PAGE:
|Our gardens, bursting with potential. (So far I've only planted the peas, but I'm going to plant a bunch more stuff this week!)|
Last year, while perusing through the library’s gardening section, I came across a book called Square Foot Gardening by Mel Bartholomew. It looked interesting, so I checked it out, and soon afterward, I was hooked. This book focuses on a specific way of gardening: a 4x4’ raised bed filled with a particular kind of soil and divided by a grid. You plant seeds in the grid pattern, keep them well-watered, and voila! A massive crop of homegrown produce in 16 square feet.
The idea immediately appealed to me, since most gardening books had scary-sounding words like “pH levels” and “soil amendments,” and advocated tearing up huge chunks of yard to grow crops. Since last year I’ve learned a ton about gardening (at least in theory) so I’m ready to tackle some more traditional methods, but at the time, Square Foot Gardening was a clear set of instructions for a very inexperienced gardener.
Last summer, in the height of St. Louis’s sweltering swamp-like heat, Zach and I nailed together the boards and assembled the garden, then planted a few crops (most of which you’re really not supposed to plant mid-summer): spinach, peas, carrots, and parsley. I had some other seeds (salad mix, cabbages) but never got around to planting them because I was very disorganized.
|I own a copy now and refer to it often.|
Despite my total ineptness in planting times, several of the seeds sprouted. The peas turned into little clusters of bushy vines, sprouting with tasty little pods; the carrots grew willy-nilly, some of them so long they punched through the weed cloth and others so small that I could eat them in one bite. The spinach, despite being a cool-weather crop, sent up two plants (from the 18 seeds I sowed), which promptly bolted in a head of seeds (I pulled the whole plants and froze the leaves— they were totally fine in smoothies). The parsley turned into a monster crop, taking over its square and encroaching into others. I harvested it continually, and at the end of the season filled three gallon freezer bags with the last of the crop (I’m still working through it!).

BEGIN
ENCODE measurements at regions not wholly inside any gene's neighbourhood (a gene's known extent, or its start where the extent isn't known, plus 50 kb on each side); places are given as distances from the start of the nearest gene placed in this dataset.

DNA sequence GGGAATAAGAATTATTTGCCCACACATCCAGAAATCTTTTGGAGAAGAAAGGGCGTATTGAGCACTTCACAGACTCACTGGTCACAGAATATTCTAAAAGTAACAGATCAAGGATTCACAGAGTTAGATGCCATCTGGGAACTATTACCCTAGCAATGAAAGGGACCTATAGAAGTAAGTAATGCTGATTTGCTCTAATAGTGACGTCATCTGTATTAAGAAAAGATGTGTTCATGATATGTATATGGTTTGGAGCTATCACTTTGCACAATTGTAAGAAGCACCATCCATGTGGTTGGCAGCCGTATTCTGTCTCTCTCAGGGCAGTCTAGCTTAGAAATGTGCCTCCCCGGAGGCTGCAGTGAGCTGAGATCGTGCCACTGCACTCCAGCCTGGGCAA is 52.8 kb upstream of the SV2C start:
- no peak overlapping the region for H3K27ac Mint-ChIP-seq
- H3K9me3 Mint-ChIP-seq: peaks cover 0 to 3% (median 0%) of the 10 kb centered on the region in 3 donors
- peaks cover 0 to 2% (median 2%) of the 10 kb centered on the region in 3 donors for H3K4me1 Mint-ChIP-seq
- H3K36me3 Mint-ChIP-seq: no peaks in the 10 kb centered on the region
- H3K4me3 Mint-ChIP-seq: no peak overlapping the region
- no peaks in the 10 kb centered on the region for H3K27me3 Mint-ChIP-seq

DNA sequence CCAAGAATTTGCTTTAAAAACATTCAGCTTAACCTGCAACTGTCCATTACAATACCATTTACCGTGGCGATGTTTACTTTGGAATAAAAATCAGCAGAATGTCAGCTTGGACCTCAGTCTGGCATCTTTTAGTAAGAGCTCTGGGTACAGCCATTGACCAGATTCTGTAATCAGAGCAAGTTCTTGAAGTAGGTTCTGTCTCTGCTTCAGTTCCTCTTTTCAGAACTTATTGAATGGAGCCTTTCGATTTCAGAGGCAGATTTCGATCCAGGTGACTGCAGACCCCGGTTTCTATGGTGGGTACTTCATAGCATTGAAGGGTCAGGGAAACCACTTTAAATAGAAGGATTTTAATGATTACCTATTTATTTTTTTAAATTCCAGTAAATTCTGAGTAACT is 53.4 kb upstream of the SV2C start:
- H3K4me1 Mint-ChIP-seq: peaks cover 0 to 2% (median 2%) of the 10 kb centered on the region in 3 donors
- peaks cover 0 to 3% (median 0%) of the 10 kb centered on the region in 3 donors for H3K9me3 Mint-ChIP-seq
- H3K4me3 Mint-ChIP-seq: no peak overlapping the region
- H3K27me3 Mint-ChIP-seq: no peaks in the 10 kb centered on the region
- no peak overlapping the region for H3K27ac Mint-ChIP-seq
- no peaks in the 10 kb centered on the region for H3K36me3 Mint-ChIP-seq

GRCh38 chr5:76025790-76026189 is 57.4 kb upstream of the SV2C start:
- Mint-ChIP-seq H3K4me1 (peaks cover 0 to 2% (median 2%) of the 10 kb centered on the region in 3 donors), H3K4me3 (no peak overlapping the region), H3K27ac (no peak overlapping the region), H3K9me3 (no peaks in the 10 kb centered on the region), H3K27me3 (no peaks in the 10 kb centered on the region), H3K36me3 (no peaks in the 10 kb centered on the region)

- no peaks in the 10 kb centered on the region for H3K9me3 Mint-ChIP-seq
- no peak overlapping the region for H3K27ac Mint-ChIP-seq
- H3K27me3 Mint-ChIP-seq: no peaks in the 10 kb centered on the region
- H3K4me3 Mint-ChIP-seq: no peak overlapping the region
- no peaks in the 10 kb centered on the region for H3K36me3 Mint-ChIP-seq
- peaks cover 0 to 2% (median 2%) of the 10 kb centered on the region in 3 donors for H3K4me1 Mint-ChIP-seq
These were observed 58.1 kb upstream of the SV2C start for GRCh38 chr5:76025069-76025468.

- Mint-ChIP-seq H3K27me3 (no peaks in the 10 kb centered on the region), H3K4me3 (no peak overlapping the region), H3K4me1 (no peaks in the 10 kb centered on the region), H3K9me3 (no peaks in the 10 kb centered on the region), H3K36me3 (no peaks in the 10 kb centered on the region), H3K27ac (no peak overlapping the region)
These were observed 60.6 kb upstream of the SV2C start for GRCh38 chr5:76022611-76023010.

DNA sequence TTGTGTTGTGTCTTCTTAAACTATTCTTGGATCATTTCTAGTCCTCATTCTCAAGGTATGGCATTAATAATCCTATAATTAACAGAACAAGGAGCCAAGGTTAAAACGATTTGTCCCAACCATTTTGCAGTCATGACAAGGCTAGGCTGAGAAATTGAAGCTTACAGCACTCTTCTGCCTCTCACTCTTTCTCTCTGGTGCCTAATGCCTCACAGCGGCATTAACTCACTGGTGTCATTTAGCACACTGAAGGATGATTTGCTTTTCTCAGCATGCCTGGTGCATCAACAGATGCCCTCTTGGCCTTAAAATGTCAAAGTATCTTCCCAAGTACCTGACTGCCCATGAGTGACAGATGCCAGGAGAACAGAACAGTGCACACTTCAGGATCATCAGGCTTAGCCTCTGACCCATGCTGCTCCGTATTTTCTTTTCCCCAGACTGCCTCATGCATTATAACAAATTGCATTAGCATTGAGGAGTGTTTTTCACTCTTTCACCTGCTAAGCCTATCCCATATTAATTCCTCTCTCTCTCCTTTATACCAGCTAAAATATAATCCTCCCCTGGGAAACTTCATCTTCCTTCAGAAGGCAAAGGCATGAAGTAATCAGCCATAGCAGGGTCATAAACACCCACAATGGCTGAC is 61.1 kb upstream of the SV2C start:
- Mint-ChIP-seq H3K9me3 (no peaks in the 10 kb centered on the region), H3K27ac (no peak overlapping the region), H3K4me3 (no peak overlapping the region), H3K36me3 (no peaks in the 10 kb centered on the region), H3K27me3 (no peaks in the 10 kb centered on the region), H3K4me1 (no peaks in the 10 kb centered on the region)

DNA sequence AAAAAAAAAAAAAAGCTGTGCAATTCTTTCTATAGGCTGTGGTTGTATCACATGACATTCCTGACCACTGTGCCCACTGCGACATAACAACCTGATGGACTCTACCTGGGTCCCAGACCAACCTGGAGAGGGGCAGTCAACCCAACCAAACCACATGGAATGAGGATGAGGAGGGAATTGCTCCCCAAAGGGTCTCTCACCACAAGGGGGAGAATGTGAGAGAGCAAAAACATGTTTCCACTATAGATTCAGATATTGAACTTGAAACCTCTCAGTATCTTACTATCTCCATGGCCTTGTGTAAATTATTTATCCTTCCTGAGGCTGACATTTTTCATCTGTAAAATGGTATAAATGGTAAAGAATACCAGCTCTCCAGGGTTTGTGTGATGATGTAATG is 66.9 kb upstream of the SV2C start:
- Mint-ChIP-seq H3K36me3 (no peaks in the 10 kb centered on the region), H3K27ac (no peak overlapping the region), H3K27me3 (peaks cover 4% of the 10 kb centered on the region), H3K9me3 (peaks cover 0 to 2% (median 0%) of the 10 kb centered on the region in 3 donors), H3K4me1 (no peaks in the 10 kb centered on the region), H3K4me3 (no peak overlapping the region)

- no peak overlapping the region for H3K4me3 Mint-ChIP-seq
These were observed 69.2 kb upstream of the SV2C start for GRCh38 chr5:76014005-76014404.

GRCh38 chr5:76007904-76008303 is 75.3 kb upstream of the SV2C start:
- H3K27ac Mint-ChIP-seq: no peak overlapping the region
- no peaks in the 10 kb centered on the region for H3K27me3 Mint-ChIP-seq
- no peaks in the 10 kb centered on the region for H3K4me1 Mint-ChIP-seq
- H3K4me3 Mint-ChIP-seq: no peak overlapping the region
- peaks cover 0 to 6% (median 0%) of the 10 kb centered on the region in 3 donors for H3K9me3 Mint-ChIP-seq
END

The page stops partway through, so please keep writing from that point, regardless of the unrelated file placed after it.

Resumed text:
So, despite my incompetence, the garden did pretty well. I’m excited to plant a lot more this year (hopefully at the correct seasons this time), and Zach and I just built a second square-foot garden.
The basics of a Square Foot Garden:
1. Build a raised bed out of lumber, four feet square.
2. Fill it with one part peat moss, one part vermiculite, and one part compost.
3. Nail a grid of some kind over the top so the garden is divided into 16 squares.
4. Plant crops according to the instructions in the book (or this site).
I highly recommend checking out the book— it’s fun, conversational, and detailed, walking you through the process. It also has helpful information for building trellises, keeping critters away, and extending the growing season.
Like any gardening method, this has some pros and cons. These are the cons: